While I'm actually fairly surprised Andy didn't win Choreography, I knew that it had no shot at best Musical. I'm fairly happy with the way things turned out and I think the show has a right to be proud of itself.  I only hope that this team could get together to write a musical with better subject matter.

As I've said before in my nomination post, I love A Christmas Story and I'm so glad it was nominated...but I really didn't expect it to win anything (and it didn't).  However, even if it didn't enjoy a bunch of commercial success, I'm so thrilled that it exists!  I think the idea of making a musical out of the classic movie was a genius idea and I think they did a perfect job of maintaining the magical, fantasy elements of the movie in the stage version.  I'm also beyond thrilled that Benj Pasek and Justin Paul (who wrote the music) got Tony nominations for their Broadway debut!  I've loved their music for a long time, and the fact that the world is getting a chance to fall in love with them as I have is just fantastic!  Of course, this wasn't their best music, and the show itself doesn't really do much for me.  I mean, I love the concept, and I think it was well done, but there's not really anything about it that jumps out and grabs me.  This could be seen in their Tony performance.  Although it was fairly good, I can't say that it was anything really fantastic.  I think they did a good job putting it together (mixing "Red Ryder Carbine Action BB Gun", one of the better songs audibly, with "You'll Shoot Your Eye Out", probably the best song visually).  They also did a fairly good job of capturing the random, fantasy nature of the show, but it wasn't really that spectacular.  The exception to this is a young man named Luke Spring.  This pint-sized performer completely stole the show with his dancing!  It was some of the most impressive moves I've seen anyone do, and almost definitely the best I've ever seen from someone of his age! Take a look:
A Christmas Story, The Musical was nominated for 3 Awards and didn't win any.
  • Best Musical - nominated
  • Best Book of a Musical (Joseph Robinette) - nominated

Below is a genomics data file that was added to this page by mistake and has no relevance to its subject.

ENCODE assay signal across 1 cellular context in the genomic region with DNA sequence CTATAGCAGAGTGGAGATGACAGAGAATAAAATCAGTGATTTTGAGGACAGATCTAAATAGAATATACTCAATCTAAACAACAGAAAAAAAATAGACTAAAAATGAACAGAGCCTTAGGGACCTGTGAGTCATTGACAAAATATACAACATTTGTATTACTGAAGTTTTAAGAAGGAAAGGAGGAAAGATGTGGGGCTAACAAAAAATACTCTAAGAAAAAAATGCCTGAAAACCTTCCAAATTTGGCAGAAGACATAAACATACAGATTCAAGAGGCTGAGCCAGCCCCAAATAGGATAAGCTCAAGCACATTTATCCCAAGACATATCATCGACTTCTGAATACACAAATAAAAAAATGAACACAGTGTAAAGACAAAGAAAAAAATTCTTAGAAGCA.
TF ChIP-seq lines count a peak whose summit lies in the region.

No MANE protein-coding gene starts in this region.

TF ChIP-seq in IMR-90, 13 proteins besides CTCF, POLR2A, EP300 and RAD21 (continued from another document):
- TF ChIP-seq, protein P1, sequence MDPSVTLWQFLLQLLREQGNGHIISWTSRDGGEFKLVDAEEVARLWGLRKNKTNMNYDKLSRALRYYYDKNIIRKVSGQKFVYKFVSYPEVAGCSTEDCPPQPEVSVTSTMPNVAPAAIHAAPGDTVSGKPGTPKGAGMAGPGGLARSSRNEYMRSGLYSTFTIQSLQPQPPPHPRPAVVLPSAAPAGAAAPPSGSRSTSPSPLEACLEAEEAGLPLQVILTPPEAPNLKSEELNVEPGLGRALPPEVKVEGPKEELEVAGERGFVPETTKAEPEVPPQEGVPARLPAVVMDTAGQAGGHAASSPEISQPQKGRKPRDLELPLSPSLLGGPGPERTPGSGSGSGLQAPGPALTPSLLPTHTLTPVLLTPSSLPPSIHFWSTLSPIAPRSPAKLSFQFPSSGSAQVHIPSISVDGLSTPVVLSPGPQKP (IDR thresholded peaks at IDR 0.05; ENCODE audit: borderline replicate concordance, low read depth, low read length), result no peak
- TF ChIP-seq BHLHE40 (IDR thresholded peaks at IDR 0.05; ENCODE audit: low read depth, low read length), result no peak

• Best Original Score (Music and/or Lyrics) Written for the Theatre (Benj Pasek and Justin Paul) - nominated
Once again, I'm not surprised (and not disappointed) that A Christmas Story was dominated by Kinky Boots and Matilda in all of these categories.  But I'm glad that it was nominated and I think that the writers should be very proud of their accomplishment!

Now, I'm not going to lie, I like this show now much better than I did on Sunday.  I mean, I had always thought it wasn't bad, I appreciated the cast and was a fan of Harvey Fierstein's work, but I thought it was kind of cheap to have Cyndi Lauper as the songwriter and I wasn't thrilled by the subject matter.  But after seeing all of the acceptance speeches, watching their Tony performance, and listening to the soundtrack, I can now say that I'm actually a fan of the show.  There are still parts of it that I'm not in love with, but it definitely has some really good music, a great set of characters, a unique plotline, some dazzling choreography, and...let's be honest....some pretty fabulous shoes!  I still don't like it as much as, say, Matilda or some of the revivals, but I'm honestly not disappointed it won best show and I'm glad it's doing well.  As for their Tony performance, it didn't go over super well with most of the guests at my party (as soon as someone said "those are all men by the way" concerning the divas coming down the conveyor belt, there was a general sound of disgust and surprise), but I actually really enjoyed it.  I thought the song was catchy, the choreography inventive, and parts of it were really funny.  I'm not going to say it was my favorite performance of the evening, but it was definitely right up there!  See for yourself:
Kinky Boots was nominated for 13 Awards and won 6.
  • Best Musical - WINNER
  • Best Book of a Musical (Harvey Fierstein) - nominated
  • Best Original Score (Music and/or Lyrics) Written for the Theatre (Cyndi Lauper) - WINNER
  • Best Performance by an Actor in a Leading Role in a Musical (Stark Sands) - nominated
  • Best Performance by an Actor in a Leading Role in a Musical (Billy Porter) - WINNER
  • Best Performance by an Actress in a Featured Role in a  Musical (Annaleigh Ashford) - nominated